Unmasked! The environmental ramifications of Gatwick Airport’s expansion plans.
You are invited to attend a series of virtual talks hosted by CAGNE, the umbrella aviation community and environment group for Sussex, Surrey and Kent, are delighted to offer you a unique opportunity to hear from international experts talking about how Gatwick Airport’s plan to rebuild the emergency runway as a second runway would further impact you, your children’s children and our planet.
“Aviation is the ‘big elephant’ in the room when it comes to emissions”, says CAGNE. ‘We do not seek to demonise those that fly, and less than half the UK population actually fly, but we seek to educate and change attitudes the same way that attitudes have changed towards recycling and food waste.’
2021 we can expect to see the new owners of Gatwick Airport return with expansion plans by ‘stealth’ as they seek to use the emergency runway as a second runway. This will significantly increase the issues this airport is creating for future generations and negating the efforts that other industries are doing to tackle climate change.
The Gatwick master plan points to an increase in the airport’s emissions from 0.77million tons of CO2 in 2017 to 0.95 million tons of CO2 in 2028, but this assessment is limited in both scope and duration: the analysis shows the emissions that Gatwick is directly responsible for (such as fuel used by vehicles at the airport, and the electricity purchased), as well as indirect emissions from passenger journeys to and from the airport and staff commuting. Aircraft emissions are also included in this calculation, but crucially, only for the landing and take-off cycle, capturing the flights emissions below an altitude of 3,000 feet only. The emergency runway would increase passenger throughput of 70mppa, this would equate to 3.63 million tons of CO2 in 2050, an increase of nearly 1million tonnes of CO2, not accounting for the harmful effects of flying that are non-CO2-related: engine NOx, contrails developing into cirrus cloud, water vapour, soot/black carbon… they actually dominate aviation’s effect on climate.
Each talk is FREE and will last one hour with an informal Q&A session.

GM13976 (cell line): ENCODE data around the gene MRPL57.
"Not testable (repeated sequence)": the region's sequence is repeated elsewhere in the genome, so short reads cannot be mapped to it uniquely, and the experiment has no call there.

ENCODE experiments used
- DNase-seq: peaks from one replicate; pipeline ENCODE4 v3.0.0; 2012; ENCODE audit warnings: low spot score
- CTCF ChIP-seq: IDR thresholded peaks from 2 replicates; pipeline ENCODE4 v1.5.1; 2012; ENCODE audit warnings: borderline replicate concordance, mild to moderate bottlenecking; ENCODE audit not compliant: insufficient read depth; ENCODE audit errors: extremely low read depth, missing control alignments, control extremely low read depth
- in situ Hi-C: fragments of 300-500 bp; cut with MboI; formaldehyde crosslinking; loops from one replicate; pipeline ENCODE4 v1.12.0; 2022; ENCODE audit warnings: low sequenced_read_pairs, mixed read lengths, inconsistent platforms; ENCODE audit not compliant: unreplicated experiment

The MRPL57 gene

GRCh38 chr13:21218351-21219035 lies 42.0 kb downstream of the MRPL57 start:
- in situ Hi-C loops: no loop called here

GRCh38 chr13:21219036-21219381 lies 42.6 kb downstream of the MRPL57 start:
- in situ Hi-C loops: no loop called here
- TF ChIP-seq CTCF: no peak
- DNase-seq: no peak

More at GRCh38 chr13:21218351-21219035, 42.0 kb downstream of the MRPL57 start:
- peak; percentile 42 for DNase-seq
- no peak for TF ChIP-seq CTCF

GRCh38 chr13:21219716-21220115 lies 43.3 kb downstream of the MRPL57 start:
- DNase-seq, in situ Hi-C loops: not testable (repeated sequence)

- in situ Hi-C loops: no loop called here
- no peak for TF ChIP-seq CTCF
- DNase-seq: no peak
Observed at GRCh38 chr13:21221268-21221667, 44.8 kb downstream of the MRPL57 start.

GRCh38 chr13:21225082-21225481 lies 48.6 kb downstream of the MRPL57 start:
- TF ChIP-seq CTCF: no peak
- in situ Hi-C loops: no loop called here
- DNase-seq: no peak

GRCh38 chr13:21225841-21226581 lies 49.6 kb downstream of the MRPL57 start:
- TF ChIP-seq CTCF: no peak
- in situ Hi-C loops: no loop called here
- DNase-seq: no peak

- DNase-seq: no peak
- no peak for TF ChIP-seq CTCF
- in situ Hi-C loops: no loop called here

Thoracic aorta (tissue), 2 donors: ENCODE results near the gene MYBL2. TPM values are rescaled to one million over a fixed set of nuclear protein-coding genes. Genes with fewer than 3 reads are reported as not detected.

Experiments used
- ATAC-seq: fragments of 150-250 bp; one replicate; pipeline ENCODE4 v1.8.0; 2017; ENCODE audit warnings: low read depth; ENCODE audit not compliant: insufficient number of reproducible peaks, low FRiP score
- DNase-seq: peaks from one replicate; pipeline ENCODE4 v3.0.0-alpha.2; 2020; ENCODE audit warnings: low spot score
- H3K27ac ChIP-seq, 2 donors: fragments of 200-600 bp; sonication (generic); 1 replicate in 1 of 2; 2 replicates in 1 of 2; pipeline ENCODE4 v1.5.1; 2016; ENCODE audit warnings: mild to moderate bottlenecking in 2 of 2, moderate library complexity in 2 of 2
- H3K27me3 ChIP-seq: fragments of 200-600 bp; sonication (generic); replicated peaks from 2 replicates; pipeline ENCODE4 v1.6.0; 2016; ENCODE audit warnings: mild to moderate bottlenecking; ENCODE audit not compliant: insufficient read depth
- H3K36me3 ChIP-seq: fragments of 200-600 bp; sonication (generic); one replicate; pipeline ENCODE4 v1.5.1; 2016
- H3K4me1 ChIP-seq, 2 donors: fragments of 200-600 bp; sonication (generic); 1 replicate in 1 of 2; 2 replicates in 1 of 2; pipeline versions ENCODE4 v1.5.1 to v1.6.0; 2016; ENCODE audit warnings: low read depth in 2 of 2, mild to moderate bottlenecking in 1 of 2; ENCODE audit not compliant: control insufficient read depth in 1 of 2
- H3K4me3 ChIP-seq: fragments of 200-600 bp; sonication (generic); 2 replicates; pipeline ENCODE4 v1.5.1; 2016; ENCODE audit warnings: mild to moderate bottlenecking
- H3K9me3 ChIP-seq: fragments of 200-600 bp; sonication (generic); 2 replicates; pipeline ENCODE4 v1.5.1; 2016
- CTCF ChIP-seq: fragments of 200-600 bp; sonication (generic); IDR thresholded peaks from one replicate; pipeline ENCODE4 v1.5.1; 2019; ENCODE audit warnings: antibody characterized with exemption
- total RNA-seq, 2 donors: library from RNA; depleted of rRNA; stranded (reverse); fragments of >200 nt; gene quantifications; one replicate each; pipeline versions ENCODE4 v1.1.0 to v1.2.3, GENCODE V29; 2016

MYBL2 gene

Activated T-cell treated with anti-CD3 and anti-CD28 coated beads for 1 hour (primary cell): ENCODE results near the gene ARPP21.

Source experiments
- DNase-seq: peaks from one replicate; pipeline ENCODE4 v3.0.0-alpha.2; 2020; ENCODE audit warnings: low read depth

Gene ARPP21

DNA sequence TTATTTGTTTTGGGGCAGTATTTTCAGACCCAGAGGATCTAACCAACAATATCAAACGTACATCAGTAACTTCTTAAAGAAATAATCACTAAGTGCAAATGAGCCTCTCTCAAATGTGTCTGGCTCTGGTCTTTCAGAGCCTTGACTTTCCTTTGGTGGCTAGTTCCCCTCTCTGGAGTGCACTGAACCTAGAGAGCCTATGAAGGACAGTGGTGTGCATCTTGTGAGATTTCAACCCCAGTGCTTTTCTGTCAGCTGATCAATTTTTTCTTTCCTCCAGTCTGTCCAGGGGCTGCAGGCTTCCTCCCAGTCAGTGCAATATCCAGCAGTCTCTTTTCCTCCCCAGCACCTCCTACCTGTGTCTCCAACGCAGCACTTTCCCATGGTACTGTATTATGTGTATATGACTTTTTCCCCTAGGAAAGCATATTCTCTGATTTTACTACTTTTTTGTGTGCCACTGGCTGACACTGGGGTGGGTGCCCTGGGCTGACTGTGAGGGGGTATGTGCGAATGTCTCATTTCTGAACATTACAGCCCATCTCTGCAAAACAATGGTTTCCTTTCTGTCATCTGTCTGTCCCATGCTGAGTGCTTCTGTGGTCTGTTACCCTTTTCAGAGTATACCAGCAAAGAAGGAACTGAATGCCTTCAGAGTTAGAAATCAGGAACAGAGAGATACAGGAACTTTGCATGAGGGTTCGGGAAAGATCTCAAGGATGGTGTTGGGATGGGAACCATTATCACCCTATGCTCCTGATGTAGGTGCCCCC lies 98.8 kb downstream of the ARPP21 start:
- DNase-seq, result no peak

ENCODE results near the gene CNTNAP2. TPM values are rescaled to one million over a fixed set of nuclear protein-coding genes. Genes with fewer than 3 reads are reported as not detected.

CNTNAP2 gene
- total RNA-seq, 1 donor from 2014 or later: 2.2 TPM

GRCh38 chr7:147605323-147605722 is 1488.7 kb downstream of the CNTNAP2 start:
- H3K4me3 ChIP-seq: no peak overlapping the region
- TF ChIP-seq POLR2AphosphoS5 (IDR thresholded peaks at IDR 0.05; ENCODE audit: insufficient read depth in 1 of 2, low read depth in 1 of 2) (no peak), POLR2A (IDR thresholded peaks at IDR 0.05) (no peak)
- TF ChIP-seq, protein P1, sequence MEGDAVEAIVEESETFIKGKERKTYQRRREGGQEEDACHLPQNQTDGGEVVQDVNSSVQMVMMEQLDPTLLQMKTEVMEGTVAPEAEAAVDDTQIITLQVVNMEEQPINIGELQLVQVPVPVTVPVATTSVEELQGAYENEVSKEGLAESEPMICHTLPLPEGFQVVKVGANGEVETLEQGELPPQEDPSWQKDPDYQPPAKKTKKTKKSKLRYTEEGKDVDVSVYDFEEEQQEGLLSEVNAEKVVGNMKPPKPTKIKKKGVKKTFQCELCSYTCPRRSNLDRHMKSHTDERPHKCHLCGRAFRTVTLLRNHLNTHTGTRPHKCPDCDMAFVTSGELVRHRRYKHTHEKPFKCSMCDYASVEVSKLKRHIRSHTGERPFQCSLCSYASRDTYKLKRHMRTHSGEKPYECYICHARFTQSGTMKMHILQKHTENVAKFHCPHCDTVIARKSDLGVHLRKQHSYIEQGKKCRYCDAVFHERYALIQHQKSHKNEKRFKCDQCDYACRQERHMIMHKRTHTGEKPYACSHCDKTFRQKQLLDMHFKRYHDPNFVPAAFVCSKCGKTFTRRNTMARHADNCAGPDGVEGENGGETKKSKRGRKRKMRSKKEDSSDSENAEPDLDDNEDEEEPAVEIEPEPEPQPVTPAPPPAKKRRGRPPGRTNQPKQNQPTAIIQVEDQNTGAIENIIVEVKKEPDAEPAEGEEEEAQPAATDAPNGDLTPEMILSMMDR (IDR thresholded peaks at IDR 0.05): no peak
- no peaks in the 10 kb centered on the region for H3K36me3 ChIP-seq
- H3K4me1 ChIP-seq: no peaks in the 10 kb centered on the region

Email to Book a Talk firstname.lastname@example.org
Thursday 24th June at 7pm – Aviation New Technology and Climate Facts – Book Talk 1. Tim Johnson, Director of Aviation Environment Federation, on aviation’s new technology and alternative aviation fuels. Prof Dan Osborn of UCL on the worry of Climate Change: ‘What if mitigation does not work in time?’ Alex Ryder, member for the Environment of the West Sussex Youth Cabinet. Chaired by Friends of the Earth
Thursday 30th September at 7pm – Our Natural World – Book Talk 2. Sarah Ward, Living Seas Officer at Sussex Wildlife Trust, ‘The Ocean is a carbon sink’. Sir Charlie Burrell will talk about his experience setting up the Knepp (West Sussex) rewilding project and how this might fit into a regional Nature Recovery Area. Chaired by CAGNE
Thursday 21st October 7pm – The Air that we Breathe – Book Talk 3. Dr Gary Fuller from Imperial College discusses the finding of his research into air quality conducted around Gatwick Airport. Bridget Fox for the Woodland Trust on the importance of tree-planting for our air quality and why trees need to stay and not make way for hotels and car parks. Chaired by Friends of the Earth
Wednesday 3rd November at 7pm – The Concerns of Future Generations – Book Talk 4. Chaired by the West Sussex Youth Cabinet – a gathering of young minds: The science tells us so clearly that if we keep building new airports, the future for our children is just unspeakably grim. Caroline Lucas, Member of Parliament Green Party (TBC). Friends of the Earth speaker (TBC)
Thursday 25th November at 7pm – Alternatives to Flying for Pleasure – Book Talk 5. Anna Hughes, Director of Flight Free UK on how you can still enjoy travel, holidays without flying – sustainable forms of travel are out there if you look. Chaired by CAGNE